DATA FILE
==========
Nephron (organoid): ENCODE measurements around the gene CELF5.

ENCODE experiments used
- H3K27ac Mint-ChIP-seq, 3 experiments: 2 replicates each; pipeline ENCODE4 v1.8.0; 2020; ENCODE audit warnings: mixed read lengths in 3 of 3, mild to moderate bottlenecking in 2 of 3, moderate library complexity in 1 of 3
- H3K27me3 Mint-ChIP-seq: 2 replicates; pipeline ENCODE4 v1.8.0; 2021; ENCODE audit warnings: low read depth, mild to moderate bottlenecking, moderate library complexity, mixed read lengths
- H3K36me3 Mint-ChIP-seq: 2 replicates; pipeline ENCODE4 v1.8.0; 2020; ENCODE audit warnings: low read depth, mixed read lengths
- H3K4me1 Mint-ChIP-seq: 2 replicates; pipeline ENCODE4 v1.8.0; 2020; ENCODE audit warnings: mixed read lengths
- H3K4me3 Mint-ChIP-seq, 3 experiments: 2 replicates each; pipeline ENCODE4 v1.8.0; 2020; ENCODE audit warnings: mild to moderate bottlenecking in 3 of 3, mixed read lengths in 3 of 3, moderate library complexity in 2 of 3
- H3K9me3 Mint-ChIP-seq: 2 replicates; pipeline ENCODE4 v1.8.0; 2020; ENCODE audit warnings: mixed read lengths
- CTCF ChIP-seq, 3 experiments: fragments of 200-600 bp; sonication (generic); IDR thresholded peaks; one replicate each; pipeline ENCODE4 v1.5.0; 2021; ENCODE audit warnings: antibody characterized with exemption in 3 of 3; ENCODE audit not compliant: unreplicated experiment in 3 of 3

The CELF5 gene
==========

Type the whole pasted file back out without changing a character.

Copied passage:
Nephron (organoid): ENCODE measurements around the gene CELF5.

ENCODE experiments used
- H3K27ac Mint-ChIP-seq, 3 experiments: 2 replicates each; pipeline ENCODE4 v1.8.0; 2020; ENCODE audit warnings: mixed read lengths in 3 of 3, mild to moderate bottlenecking in 2 of 3, moderate library complexity in 1 of 3
- H3K27me3 Mint-ChIP-seq: 2 replicates; pipeline ENCODE4 v1.8.0; 2021; ENCODE audit warnings: low read depth, mild to moderate bottlenecking, moderate library complexity, mixed read lengths
- H3K36me3 Mint-ChIP-seq: 2 replicates; pipeline ENCODE4 v1.8.0; 2020; ENCODE audit warnings: low read depth, mixed read lengths
- H3K4me1 Mint-ChIP-seq: 2 replicates; pipeline ENCODE4 v1.8.0; 2020; ENCODE audit warnings: mixed read lengths
- H3K4me3 Mint-ChIP-seq, 3 experiments: 2 replicates each; pipeline ENCODE4 v1.8.0; 2020; ENCODE audit warnings: mild to moderate bottlenecking in 3 of 3, mixed read lengths in 3 of 3, moderate library complexity in 2 of 3
- H3K9me3 Mint-ChIP-seq: 2 replicates; pipeline ENCODE4 v1.8.0; 2020; ENCODE audit warnings: mixed read lengths
- CTCF ChIP-seq, 3 experiments: fragments of 200-600 bp; sonication (generic); IDR thresholded peaks; one replicate each; pipeline ENCODE4 v1.5.0; 2021; ENCODE audit warnings: antibody characterized with exemption in 3 of 3; ENCODE audit not compliant: unreplicated experiment in 3 of 3

The CELF5 gene